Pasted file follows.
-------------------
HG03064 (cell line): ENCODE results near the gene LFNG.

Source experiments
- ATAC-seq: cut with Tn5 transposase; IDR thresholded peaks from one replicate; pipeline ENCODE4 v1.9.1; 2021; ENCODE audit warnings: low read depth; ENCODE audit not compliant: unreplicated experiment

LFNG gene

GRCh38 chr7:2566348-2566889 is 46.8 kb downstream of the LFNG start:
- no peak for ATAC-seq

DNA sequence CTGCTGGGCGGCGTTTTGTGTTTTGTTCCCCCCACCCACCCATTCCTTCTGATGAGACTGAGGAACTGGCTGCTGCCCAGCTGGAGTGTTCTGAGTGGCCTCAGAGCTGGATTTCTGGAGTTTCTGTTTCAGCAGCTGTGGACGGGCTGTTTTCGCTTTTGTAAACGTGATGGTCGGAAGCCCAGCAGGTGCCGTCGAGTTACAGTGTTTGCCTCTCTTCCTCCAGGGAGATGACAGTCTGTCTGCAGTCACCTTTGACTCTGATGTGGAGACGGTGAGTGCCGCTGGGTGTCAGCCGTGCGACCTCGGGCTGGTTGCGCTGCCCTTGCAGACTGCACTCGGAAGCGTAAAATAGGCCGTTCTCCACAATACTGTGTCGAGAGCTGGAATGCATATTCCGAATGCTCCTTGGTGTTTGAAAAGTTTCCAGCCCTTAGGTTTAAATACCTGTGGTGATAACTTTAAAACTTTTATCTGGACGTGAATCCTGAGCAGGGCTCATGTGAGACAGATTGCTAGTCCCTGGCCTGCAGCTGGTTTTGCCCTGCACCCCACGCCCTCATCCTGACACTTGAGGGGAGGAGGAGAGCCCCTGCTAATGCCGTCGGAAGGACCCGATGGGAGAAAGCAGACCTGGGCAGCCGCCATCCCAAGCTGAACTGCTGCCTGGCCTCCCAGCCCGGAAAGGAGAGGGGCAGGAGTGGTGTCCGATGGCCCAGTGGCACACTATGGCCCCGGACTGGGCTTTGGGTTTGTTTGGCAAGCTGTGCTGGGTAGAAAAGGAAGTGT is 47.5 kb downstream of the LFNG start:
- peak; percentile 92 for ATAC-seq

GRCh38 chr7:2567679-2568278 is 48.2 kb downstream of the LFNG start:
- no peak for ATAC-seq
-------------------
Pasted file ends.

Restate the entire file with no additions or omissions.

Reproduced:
HG03064 (cell line): ENCODE results near the gene LFNG.

Source experiments
- ATAC-seq: cut with Tn5 transposase; IDR thresholded peaks from one replicate; pipeline ENCODE4 v1.9.1; 2021; ENCODE audit warnings: low read depth; ENCODE audit not compliant: unreplicated experiment

LFNG gene

GRCh38 chr7:2566348-2566889 is 46.8 kb downstream of the LFNG start:
- no peak for ATAC-seq

DNA sequence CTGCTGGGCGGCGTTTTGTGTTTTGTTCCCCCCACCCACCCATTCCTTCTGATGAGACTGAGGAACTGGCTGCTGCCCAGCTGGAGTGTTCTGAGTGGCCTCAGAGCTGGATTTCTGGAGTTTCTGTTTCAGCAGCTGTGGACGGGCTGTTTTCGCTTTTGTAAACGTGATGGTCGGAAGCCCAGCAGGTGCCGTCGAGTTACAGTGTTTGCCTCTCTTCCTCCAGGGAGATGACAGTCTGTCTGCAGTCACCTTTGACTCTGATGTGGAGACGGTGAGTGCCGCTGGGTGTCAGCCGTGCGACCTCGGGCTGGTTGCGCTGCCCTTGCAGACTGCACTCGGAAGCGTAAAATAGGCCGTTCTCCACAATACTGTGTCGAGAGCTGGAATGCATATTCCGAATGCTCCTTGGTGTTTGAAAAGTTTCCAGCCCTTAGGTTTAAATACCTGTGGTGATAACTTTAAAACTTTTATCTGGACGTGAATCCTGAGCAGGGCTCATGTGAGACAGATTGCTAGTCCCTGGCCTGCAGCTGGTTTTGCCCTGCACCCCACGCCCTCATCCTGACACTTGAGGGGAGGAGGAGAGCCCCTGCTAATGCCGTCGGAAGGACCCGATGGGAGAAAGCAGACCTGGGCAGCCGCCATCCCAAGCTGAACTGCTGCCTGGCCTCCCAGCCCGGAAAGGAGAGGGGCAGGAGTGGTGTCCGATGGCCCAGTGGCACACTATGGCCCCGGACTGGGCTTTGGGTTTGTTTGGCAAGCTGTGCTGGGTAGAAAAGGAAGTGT is 47.5 kb downstream of the LFNG start:
- peak; percentile 92 for ATAC-seq

GRCh38 chr7:2567679-2568278 is 48.2 kb downstream of the LFNG start:
- no peak for ATAC-seq